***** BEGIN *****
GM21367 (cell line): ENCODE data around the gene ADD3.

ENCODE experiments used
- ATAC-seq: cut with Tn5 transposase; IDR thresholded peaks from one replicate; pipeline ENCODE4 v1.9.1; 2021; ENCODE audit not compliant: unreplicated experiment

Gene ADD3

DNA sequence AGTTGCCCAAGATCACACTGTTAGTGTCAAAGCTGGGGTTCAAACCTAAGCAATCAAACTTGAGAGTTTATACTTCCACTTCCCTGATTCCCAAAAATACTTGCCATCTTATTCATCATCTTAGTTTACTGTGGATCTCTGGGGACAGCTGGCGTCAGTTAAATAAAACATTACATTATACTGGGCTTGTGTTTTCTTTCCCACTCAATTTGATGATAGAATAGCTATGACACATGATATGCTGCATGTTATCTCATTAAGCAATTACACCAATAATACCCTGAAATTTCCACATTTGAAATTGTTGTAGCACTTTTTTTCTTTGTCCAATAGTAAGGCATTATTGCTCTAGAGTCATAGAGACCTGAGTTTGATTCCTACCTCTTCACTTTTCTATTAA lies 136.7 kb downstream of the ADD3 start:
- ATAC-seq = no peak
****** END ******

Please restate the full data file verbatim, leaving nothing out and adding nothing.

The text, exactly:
GM21367 (cell line): ENCODE data around the gene ADD3.

ENCODE experiments used
- ATAC-seq: cut with Tn5 transposase; IDR thresholded peaks from one replicate; pipeline ENCODE4 v1.9.1; 2021; ENCODE audit not compliant: unreplicated experiment

Gene ADD3

DNA sequence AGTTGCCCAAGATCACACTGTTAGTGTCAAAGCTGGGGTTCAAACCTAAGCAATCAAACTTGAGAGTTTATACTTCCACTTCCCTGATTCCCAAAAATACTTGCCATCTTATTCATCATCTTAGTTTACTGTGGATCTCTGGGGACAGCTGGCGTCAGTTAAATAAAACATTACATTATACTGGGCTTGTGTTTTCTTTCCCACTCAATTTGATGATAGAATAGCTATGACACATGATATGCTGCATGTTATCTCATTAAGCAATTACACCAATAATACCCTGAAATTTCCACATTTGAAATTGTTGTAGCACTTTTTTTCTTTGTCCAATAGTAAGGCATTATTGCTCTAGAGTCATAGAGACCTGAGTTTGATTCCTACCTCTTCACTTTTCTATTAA lies 136.7 kb downstream of the ADD3 start:
- ATAC-seq = no peak